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Not only is print dead, but the only people who read it are slowly following.
As the baby boomers tumble over the ledge of 65+, our economy will be consumed with their care. This aging population could greatly benefit from the assistance of a superhero. Imagine the number of rubber sheets a man with superspeed could change per day versus a regular guy with a negligible work ethic and string of not-legally-required-to-report misdemeanors under his belt.
If his kids actually cared about things like that, they wouldn't have sent him to a home that was featured on Dateline.
Administering elder care at private homes throughout the city allows the superhero to take the temperature of the crime climate. Should there be nefariousness afoot, he can act quickly so long as he doesn't abandon any of the elderly in mid-bath, as that will result in, at best, a report to adult protective services and, at worst, a wrinkly drowning.
Superman would be particularly adept at this job. Compassionate and honest to a fault, he could save the bloated Medicare system untold dollars by using his X-ray vision to detect cancers and identify hip and knee joints requiring replacement.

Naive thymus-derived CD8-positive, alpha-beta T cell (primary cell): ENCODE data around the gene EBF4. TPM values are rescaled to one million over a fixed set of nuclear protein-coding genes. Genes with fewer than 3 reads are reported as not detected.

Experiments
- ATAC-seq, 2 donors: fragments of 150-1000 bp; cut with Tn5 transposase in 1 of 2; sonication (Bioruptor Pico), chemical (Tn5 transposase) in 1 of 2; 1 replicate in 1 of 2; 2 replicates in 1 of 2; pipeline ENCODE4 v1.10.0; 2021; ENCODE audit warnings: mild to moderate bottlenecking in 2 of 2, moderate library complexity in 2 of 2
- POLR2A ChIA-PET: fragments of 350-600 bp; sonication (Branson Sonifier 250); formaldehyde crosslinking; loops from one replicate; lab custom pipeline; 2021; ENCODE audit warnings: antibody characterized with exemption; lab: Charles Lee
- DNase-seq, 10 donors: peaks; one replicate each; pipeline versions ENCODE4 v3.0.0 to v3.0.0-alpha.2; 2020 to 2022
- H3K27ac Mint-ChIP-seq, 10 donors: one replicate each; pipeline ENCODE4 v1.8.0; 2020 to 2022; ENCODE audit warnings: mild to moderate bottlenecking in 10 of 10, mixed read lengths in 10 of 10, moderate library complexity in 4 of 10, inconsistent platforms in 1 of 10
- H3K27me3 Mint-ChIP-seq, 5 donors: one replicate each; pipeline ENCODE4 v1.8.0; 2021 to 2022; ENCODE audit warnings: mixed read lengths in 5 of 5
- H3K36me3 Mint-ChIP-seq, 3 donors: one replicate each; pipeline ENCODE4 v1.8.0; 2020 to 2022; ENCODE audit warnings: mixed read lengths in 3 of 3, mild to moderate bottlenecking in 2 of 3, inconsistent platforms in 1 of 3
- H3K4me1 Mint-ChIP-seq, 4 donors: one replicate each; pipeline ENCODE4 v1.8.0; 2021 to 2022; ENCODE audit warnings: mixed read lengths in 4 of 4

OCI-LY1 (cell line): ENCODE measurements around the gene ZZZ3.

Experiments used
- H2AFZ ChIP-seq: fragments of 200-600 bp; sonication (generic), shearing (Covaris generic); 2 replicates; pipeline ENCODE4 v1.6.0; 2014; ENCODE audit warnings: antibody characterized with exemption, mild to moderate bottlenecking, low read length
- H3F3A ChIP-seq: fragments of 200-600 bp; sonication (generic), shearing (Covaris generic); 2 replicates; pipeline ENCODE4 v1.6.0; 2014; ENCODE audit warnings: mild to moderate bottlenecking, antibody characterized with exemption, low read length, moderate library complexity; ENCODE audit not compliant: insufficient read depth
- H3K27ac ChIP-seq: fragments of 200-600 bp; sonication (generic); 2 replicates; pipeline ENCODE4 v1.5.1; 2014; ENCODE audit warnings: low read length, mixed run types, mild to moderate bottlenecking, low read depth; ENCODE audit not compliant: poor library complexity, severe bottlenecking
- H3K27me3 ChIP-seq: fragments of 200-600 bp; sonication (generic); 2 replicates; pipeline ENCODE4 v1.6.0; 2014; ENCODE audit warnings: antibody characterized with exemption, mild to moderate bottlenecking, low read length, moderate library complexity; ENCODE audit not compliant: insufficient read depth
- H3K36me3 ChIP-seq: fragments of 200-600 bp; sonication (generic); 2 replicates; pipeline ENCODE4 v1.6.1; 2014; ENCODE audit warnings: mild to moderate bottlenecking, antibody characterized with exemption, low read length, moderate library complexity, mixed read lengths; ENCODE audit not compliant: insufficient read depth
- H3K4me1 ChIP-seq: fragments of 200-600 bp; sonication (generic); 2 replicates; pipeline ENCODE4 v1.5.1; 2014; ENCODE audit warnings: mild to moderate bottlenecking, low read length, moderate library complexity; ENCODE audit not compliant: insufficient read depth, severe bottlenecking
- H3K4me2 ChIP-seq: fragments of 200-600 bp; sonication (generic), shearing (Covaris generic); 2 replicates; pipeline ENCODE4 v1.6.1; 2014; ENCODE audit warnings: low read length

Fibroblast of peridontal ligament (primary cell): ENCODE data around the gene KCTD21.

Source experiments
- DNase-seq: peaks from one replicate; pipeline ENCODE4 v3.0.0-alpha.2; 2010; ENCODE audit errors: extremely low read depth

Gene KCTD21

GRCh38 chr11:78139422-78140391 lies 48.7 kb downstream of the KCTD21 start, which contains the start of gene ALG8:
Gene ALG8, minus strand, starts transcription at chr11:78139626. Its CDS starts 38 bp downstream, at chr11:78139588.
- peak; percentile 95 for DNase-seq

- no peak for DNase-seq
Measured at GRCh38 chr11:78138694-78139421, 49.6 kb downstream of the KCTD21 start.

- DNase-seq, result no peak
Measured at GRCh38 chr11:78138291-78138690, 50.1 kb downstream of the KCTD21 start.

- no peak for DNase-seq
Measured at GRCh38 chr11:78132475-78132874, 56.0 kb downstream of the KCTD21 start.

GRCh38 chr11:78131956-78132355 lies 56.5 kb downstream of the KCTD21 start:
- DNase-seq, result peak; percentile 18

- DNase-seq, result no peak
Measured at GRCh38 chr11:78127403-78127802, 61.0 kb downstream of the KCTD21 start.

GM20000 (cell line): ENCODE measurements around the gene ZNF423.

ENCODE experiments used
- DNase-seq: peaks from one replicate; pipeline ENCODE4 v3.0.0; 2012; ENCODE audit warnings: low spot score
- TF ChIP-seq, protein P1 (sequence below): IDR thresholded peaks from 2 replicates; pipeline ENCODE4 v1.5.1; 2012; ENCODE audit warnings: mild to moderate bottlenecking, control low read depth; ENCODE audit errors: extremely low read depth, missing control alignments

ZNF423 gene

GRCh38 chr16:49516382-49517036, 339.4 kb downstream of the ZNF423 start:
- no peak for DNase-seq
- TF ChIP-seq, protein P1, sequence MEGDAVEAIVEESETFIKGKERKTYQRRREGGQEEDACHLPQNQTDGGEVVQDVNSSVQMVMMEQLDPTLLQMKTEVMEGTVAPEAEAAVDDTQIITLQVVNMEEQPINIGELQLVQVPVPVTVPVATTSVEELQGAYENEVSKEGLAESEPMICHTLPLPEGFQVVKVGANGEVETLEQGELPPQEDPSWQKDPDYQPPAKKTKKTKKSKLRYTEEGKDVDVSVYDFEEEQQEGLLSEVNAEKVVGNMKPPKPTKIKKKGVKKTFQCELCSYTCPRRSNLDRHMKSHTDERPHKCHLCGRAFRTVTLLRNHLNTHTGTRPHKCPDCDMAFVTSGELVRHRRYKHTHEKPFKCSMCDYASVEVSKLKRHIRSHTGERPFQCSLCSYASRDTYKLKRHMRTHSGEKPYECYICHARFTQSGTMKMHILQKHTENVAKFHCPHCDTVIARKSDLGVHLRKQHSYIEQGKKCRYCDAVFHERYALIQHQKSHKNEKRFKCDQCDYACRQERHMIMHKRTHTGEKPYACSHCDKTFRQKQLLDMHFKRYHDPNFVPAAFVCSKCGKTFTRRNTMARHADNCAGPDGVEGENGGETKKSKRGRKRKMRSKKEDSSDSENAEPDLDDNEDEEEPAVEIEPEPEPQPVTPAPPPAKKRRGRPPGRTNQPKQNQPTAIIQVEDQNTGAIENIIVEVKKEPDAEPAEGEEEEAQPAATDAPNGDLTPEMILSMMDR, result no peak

"So what's your vision say?"
"Bad news: You'll need knee surgery in six months. Good news: You're not going to live long enough to have to get it."
In the last five years, pretty much anyone who could separate their skin from the couch fabric but couldn't find gainful employment went to law school. Now, the glut of unemployed lawyers is staggering, and Daredevil and She-Hulk's legal eagle alter egos are soon to be washed up relics, trampled by the eager masses with ballooning student loan payments.
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"I never saw it coming." -Matt Murdock, Esq.
If someone wants a will drawn up, who will he turn to? A blind guy charging $200 an hour, or a recent law school grad, nuances of current estate law fresh on the brain, who will work for a gift certificate to a tanning salon?
The solution to this problem is the solution to every problem since the dawn of man: legalized gambling. With many U.S. states in dire budgetary straits, gambling revenue is once again being looked upon as a fail-safe panacea. Debate the knuckleheaded logic of that all you want, but the upside is that a whole mess of jobs are opening up in the gaming industry.
A superhero with a sound and trustworthy legal background would do well on the floor of a casino or at the dog track running bets. While this doesn't offer the opportunity to roam the streets, it does provide tips on upcoming heists and plans to enslave the city by transforming its populace into rodents. Some two-bit henchman is always spilling the goods on incubating schemes while gambling.
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"I really have to stop monologuing during craps games."